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Scouts Guide to the Zombie Apocalypse

Scouts Guide to the Zombie Apocalypse

Released 6 November 2015
Director Christopher Landon
Starring



Tye Sheridan, Halston Sage, Patrick Schwarzenegger, Logan Miller, Joey Morgan, Sarah Dumont, David Koechner
Writer(s)

Carrie Lee Wilson, Emi Mochizuki, Christopher Landon
Producer(s)

Bryan Brucks, Andy Fickman, Todd Garner, Besty Sullenger
Origin United States
Running Time 93 minutes
Genre Comedy, horror
Rating 15A
40

Braindead.

I'm not entirely sure about the wisdom of releasing Scouts Guide to the Zombie Apocalypse a week after Halloween. Instead of capitalising on the teenagers looking for a little midterm gore, Scouts Guide shuffles into screens as thoughts turn away from Trick or Treating and onto St. Nick. Strange.

The film itself is a very run of the mill zombie comedy that skews towards a younger crowd thanks to its preoccupation with breasts, both of the regular and zombie variety. Tye Sheridan plays Ben, a good natured guy who has been a member of his local scout group since he was young, alongside best friends Carter (Logan Miller) and Augie (Joey Morgan). As the boys head into Junior Year of high school, Ben is caught between party-loving Carter and dedicated Scout Augie, as he debates his dedication to the organisation. The outbreak of a zombie apocalypse makes the trio set their squabbles aside as they attempt to flee their town with the help of a shotgun toting cocktail waitress (Sarah Dumont).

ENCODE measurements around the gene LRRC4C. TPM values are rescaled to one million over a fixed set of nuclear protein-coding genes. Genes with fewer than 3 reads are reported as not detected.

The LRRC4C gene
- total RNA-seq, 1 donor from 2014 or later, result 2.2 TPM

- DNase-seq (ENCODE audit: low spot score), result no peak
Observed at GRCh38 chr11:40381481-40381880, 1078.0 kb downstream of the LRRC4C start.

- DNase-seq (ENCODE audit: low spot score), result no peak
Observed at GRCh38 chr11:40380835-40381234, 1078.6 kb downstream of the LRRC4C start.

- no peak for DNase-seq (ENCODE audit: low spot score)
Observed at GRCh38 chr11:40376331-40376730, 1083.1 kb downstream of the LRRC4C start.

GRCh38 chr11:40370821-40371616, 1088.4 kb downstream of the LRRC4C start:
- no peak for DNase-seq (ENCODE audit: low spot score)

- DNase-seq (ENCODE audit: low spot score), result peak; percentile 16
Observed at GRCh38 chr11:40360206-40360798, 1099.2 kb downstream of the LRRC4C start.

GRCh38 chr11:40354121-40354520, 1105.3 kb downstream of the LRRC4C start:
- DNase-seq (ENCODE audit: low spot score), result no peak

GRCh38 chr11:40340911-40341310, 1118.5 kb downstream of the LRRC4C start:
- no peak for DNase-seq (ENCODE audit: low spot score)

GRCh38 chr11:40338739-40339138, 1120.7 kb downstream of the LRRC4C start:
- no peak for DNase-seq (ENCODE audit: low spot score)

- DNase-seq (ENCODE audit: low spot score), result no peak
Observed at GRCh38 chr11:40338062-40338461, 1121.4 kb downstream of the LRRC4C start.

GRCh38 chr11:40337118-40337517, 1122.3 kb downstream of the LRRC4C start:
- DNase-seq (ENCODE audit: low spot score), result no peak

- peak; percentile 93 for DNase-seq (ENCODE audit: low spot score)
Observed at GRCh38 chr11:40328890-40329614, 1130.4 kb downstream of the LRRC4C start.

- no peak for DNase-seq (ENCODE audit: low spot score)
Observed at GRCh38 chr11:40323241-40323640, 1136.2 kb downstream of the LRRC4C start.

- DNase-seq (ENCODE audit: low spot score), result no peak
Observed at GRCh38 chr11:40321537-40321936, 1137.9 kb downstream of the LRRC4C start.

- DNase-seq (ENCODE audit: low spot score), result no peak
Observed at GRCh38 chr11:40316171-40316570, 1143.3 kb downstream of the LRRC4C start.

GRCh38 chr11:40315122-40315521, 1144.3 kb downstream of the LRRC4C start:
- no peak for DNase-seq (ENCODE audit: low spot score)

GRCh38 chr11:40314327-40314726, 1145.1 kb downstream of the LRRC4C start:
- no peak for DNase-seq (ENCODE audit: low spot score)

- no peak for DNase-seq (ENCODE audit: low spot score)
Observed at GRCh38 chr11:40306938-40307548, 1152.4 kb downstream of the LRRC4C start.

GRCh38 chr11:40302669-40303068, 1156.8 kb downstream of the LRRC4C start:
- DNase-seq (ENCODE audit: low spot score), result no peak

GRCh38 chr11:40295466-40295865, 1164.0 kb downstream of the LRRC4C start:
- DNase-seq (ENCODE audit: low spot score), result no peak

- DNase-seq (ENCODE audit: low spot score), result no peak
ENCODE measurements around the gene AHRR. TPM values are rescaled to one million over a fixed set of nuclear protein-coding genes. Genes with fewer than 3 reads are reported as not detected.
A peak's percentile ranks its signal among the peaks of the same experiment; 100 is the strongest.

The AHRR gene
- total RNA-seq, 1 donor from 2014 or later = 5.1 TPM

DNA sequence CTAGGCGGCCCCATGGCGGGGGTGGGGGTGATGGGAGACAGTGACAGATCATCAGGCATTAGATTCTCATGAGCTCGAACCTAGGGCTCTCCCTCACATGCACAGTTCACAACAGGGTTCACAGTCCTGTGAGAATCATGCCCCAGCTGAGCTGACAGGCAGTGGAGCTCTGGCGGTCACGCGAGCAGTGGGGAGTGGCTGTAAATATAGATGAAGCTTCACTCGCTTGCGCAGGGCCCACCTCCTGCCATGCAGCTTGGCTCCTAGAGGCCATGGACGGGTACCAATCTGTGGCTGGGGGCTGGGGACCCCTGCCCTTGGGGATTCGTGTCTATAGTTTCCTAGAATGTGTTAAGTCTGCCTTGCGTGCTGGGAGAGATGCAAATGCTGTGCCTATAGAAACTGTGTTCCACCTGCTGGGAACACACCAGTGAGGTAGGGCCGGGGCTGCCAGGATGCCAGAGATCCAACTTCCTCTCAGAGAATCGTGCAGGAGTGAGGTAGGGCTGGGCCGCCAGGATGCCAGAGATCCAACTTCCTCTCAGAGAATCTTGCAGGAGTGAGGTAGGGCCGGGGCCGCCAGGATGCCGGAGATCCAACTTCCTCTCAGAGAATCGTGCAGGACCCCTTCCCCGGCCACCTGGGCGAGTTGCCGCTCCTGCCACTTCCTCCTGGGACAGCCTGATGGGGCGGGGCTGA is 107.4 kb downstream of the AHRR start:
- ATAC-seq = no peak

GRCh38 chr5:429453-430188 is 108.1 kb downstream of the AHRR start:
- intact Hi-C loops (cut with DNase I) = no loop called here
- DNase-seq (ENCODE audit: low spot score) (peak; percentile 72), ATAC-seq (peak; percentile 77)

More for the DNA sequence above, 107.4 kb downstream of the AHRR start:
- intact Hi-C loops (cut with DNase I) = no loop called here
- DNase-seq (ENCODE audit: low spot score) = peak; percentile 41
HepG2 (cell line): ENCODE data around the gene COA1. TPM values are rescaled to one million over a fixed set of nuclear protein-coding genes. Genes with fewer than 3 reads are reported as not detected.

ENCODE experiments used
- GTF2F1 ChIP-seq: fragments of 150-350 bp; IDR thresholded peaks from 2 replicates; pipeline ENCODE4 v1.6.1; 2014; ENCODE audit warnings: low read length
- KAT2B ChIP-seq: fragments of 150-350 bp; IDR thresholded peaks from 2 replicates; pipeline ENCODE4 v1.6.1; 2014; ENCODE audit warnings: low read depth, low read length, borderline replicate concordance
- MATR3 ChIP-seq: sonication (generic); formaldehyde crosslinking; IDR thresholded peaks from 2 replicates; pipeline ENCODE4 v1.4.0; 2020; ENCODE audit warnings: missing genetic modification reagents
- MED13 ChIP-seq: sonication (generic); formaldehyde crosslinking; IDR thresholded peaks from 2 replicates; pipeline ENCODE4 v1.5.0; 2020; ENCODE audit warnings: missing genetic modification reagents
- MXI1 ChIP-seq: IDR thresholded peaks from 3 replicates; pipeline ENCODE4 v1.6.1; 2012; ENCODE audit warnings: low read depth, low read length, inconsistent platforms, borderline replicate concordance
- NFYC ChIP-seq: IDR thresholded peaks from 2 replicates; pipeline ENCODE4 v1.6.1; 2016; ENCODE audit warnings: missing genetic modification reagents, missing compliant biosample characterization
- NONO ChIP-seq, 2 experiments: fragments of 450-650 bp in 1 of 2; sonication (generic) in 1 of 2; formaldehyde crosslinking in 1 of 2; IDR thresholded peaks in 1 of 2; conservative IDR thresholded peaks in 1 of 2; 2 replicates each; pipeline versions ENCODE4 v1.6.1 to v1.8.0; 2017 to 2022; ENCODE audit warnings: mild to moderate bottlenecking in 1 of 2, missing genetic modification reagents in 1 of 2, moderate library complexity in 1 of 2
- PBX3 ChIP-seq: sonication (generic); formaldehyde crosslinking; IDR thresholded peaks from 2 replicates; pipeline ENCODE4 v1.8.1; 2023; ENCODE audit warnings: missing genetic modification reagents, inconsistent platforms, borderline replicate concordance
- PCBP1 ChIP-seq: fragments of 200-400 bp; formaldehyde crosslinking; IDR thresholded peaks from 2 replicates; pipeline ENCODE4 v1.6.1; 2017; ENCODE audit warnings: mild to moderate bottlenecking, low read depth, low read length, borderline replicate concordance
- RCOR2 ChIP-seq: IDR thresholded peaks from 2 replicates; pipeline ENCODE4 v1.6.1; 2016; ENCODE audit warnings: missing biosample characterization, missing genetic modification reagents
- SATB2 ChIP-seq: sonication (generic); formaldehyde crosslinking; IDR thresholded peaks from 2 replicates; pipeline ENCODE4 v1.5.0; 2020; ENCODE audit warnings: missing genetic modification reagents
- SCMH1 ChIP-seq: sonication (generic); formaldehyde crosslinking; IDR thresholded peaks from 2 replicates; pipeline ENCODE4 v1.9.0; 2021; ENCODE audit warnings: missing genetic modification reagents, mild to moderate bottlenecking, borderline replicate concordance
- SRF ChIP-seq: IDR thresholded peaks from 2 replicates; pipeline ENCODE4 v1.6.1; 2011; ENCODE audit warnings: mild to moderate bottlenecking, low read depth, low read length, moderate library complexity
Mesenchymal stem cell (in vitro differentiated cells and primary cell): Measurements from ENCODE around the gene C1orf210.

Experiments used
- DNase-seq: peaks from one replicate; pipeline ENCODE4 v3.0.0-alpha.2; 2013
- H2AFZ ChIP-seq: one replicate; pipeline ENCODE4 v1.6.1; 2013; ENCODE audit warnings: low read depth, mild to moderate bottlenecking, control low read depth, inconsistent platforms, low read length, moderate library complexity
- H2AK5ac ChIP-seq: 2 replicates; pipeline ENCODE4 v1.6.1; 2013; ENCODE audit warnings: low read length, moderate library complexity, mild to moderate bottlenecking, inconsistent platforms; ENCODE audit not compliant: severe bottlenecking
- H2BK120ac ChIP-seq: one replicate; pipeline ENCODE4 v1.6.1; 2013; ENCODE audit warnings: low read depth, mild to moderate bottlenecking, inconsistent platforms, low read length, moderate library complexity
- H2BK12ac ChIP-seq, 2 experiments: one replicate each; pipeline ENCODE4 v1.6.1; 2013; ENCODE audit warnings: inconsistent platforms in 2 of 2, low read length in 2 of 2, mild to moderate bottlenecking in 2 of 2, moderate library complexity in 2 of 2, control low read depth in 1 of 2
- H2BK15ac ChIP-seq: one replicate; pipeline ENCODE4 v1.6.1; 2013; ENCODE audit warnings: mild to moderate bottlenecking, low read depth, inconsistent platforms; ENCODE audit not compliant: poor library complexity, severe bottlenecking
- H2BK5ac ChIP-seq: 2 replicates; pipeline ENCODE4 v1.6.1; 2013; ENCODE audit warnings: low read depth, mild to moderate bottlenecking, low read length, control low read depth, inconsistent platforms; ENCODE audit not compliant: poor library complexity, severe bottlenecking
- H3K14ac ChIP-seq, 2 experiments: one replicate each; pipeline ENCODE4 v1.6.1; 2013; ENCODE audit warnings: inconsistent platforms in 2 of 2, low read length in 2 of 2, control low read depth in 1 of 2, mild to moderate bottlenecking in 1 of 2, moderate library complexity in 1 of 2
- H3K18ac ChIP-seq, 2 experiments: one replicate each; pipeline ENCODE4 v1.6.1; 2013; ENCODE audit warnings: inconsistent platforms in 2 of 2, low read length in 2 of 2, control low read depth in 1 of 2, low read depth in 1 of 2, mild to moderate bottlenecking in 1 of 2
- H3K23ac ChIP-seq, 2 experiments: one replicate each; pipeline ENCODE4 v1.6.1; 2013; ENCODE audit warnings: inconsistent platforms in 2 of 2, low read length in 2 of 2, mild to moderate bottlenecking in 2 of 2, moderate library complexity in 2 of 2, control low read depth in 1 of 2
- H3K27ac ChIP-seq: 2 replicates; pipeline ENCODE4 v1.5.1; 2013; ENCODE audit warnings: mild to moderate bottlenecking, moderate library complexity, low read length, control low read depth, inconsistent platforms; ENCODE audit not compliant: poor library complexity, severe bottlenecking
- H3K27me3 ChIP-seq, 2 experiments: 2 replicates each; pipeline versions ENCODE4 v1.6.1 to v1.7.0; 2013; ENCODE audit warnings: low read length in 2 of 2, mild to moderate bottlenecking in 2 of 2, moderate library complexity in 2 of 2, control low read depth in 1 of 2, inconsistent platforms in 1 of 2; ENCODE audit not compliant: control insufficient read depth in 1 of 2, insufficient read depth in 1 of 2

The overwhelming feeling I had while watching Scouts Guide... was neither fear nor amusement but disappointed confusion; just how did Tye Sheridan end up here? The young actor showed tremendous potential in Joe (opposite an excellent Nicolas Cage) and Mud (with Matthew McConnaughey) and yet here he is, dangling out of a window clinging to the shrivelled penis of an OAP zombie. He deserves more than this puerile nonsense. As do the audience. Although there are a couple of pleasingly silly set pieces, mostly involving the hapless Augie, the preoccupation with toilet humour is a little trying. As is the fact that the women in the cast are little more than short shorts and cleavage.

While some sections of the audience may enjoy this gorey little piece of teen comedy, it is probably too dumb for most and I doubt even those who enjoy its brand of humour will find it particularly memorable. My advice to Tye Sheridan – find yourself a new agent.

- Linda O'Brien